Fyre Festival became one of the most notorious cancelled music events in history, with its founder, Billy McFarland, currently serving a six year prison sentence after pleading guilty to two counts of wire fraud charges in relation to the festival and his media company. According to Pitchfork, McFarland has been placed in solitary confinement following the release of his new podcast, Dumpster Fyre.
McFarland’s legal counsel have alleged that his placement in solitary was a result of McFarland’s appearance on the podcast, which debuted earlier this week. McFarland was reportedly able to make an appearance on the podcast via prison phone.
“We believe the investigation stems from his participation in the podcast and the photographs that were taken and utilized in the trailer, which were all properly taken,” McFarland’s lawyer Jason Russo told The New York Times. “We don’t believe he’s violated any rule or regulation, and there can’t possibly be anything else. He’s been a model prisoner there.”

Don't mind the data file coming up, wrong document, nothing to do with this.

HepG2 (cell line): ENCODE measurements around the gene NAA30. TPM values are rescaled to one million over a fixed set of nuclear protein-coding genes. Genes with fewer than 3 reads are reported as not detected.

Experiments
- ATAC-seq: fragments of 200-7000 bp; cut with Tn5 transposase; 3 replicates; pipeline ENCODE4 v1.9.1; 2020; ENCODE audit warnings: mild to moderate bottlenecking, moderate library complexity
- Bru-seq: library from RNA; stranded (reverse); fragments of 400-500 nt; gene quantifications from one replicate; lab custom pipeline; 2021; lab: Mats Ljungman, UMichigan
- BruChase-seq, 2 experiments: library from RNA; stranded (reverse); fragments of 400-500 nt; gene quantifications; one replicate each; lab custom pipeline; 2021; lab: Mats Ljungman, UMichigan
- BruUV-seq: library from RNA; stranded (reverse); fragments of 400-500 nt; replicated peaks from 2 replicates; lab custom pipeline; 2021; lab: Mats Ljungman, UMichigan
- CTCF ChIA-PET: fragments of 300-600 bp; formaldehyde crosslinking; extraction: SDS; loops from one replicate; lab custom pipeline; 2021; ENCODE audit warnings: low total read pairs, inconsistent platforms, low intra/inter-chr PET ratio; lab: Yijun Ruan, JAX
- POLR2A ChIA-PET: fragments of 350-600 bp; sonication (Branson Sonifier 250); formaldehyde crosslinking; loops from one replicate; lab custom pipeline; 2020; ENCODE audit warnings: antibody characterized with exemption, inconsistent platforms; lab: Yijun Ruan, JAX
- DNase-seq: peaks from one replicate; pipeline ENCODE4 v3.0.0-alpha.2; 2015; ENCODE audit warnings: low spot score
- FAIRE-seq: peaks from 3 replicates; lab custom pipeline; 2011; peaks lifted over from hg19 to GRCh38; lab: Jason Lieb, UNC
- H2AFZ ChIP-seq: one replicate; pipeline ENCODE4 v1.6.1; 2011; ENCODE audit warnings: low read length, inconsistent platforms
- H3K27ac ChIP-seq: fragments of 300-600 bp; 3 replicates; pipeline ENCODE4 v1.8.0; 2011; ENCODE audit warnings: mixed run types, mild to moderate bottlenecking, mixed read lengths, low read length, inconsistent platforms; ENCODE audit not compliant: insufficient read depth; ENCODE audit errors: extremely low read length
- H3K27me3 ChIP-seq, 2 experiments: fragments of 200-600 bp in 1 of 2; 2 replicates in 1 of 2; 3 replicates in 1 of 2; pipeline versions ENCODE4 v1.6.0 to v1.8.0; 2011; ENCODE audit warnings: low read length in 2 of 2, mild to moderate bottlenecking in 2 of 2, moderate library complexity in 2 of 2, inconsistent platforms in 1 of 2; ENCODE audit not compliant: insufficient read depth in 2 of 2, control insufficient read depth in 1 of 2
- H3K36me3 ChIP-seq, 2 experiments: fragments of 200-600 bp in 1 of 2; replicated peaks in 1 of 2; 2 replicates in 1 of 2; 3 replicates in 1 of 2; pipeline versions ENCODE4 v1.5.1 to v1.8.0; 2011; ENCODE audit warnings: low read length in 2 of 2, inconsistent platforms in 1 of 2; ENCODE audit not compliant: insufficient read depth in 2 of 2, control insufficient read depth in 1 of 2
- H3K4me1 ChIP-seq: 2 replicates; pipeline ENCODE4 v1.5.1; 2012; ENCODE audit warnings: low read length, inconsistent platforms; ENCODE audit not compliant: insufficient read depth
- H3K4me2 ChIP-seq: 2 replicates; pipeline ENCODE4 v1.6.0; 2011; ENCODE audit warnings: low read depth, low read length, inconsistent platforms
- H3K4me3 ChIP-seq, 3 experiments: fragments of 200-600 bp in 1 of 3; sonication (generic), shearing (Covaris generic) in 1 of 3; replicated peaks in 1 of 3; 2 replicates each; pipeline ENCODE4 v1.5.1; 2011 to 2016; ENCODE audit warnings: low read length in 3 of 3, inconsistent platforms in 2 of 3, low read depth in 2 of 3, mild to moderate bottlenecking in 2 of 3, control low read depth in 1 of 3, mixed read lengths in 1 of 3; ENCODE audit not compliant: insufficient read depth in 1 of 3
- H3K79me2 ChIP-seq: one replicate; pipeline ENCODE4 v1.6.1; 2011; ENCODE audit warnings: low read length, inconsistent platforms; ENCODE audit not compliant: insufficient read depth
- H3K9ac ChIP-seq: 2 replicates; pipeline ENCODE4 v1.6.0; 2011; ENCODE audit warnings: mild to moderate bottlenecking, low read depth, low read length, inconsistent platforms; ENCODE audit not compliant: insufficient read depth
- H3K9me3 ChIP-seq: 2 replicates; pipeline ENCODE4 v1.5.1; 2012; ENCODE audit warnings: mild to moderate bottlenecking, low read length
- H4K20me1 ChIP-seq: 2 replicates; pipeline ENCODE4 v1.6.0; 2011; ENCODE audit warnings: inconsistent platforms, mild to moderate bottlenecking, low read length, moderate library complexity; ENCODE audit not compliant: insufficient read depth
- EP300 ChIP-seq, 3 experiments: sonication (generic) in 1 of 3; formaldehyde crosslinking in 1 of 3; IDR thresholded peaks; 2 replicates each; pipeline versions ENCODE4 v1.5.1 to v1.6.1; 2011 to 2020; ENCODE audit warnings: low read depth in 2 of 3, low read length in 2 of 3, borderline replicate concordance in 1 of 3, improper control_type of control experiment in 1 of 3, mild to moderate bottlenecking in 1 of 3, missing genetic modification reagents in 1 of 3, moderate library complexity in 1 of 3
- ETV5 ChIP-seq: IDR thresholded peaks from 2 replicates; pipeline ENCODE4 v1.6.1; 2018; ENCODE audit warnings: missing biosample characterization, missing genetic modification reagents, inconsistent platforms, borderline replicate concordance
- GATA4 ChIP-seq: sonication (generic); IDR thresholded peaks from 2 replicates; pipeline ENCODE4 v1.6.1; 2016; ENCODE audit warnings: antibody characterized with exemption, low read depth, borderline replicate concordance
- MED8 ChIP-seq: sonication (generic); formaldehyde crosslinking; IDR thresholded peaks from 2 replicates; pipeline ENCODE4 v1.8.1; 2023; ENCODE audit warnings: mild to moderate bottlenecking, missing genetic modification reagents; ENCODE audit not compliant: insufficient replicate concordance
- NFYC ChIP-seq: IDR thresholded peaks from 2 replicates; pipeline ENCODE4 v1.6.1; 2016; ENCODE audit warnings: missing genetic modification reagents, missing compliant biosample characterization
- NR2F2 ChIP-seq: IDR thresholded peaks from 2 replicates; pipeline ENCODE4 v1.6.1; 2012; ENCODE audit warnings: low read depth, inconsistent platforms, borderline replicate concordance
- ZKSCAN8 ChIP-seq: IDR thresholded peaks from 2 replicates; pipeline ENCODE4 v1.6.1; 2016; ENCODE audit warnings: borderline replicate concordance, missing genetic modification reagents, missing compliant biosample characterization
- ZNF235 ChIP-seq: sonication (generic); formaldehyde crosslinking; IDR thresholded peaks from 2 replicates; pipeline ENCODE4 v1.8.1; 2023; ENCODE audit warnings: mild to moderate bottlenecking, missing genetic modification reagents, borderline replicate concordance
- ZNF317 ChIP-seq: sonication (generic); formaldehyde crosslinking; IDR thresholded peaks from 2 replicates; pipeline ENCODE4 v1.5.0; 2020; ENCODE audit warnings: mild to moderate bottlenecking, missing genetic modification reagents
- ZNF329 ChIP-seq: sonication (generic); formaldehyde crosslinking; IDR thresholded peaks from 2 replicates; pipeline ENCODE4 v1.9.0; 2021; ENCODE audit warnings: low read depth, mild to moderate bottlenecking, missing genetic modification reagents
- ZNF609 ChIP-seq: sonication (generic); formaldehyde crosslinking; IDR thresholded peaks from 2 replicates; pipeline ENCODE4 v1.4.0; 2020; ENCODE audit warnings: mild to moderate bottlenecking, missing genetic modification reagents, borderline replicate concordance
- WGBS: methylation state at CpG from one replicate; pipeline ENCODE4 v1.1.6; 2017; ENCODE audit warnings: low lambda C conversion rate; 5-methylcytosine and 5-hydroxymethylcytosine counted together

During his appearance on Dumpster Fyre, McFarland stated that all of the proceeds generated from the program would go toward the $26 million he has been ordered to pay the investors he defrauded. McFarland is currently scheduled to be released from prison on August 30, 2023.
Fyre Festival was cancelled last minute, after all of its artists, which included high profile artists such as Blink-182, Disclosure and Major Lazer on its line-up, dropped out of the event, which was supposed to be held on the island of Exuma in the Bahamas. To make matters worse, the stages for the festival had not been built, the campsites were extremely limited and water was reportedly difficult to find. The festival attempted to go cashless as well, leaving many of its festivalgoers without money and created difficulty when they attempted to return to the United States. The festival settled its lawsuit with several artists last month, at the behest of a bankruptcy trustee.